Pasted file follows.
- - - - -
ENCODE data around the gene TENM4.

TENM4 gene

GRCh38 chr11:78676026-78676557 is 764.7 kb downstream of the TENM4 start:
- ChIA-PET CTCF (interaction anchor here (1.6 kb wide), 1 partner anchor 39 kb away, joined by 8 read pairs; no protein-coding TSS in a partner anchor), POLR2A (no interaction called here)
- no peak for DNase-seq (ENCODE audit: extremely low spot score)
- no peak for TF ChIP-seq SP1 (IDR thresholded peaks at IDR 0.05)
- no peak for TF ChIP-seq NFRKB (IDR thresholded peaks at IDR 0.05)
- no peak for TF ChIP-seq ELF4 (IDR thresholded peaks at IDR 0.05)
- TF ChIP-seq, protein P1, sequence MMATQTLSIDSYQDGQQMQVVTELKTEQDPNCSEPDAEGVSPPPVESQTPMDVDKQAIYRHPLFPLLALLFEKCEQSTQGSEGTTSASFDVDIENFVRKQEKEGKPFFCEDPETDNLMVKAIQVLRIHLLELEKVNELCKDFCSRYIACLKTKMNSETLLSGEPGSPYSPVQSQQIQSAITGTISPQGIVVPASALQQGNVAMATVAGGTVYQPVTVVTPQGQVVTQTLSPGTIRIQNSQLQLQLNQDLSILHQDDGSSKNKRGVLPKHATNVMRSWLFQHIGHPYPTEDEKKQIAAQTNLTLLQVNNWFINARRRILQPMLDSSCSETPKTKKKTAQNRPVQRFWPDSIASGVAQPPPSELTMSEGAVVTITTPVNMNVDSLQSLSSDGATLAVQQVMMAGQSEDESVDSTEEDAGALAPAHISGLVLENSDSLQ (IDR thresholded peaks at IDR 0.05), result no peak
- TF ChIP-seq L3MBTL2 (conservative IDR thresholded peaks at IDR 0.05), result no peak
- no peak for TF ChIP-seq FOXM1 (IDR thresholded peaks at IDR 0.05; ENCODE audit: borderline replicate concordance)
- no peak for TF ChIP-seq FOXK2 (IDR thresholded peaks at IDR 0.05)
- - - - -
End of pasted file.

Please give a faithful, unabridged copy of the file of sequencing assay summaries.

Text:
ENCODE data around the gene TENM4.

TENM4 gene

GRCh38 chr11:78676026-78676557 is 764.7 kb downstream of the TENM4 start:
- ChIA-PET CTCF (interaction anchor here (1.6 kb wide), 1 partner anchor 39 kb away, joined by 8 read pairs; no protein-coding TSS in a partner anchor), POLR2A (no interaction called here)
- no peak for DNase-seq (ENCODE audit: extremely low spot score)
- no peak for TF ChIP-seq SP1 (IDR thresholded peaks at IDR 0.05)
- no peak for TF ChIP-seq NFRKB (IDR thresholded peaks at IDR 0.05)
- no peak for TF ChIP-seq ELF4 (IDR thresholded peaks at IDR 0.05)
- TF ChIP-seq, protein P1, sequence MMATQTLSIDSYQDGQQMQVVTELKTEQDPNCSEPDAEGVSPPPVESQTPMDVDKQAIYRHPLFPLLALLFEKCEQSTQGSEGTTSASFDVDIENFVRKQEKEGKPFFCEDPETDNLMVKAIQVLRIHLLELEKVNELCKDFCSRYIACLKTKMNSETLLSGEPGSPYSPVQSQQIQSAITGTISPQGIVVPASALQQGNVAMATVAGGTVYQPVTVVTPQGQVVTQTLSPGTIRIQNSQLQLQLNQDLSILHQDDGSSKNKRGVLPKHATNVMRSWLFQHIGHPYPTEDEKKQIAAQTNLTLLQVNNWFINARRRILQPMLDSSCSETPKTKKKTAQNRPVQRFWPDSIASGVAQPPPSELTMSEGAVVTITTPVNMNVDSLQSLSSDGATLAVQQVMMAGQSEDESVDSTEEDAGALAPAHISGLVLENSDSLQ (IDR thresholded peaks at IDR 0.05), result no peak
- TF ChIP-seq L3MBTL2 (conservative IDR thresholded peaks at IDR 0.05), result no peak
- no peak for TF ChIP-seq FOXM1 (IDR thresholded peaks at IDR 0.05; ENCODE audit: borderline replicate concordance)
- no peak for TF ChIP-seq FOXK2 (IDR thresholded peaks at IDR 0.05)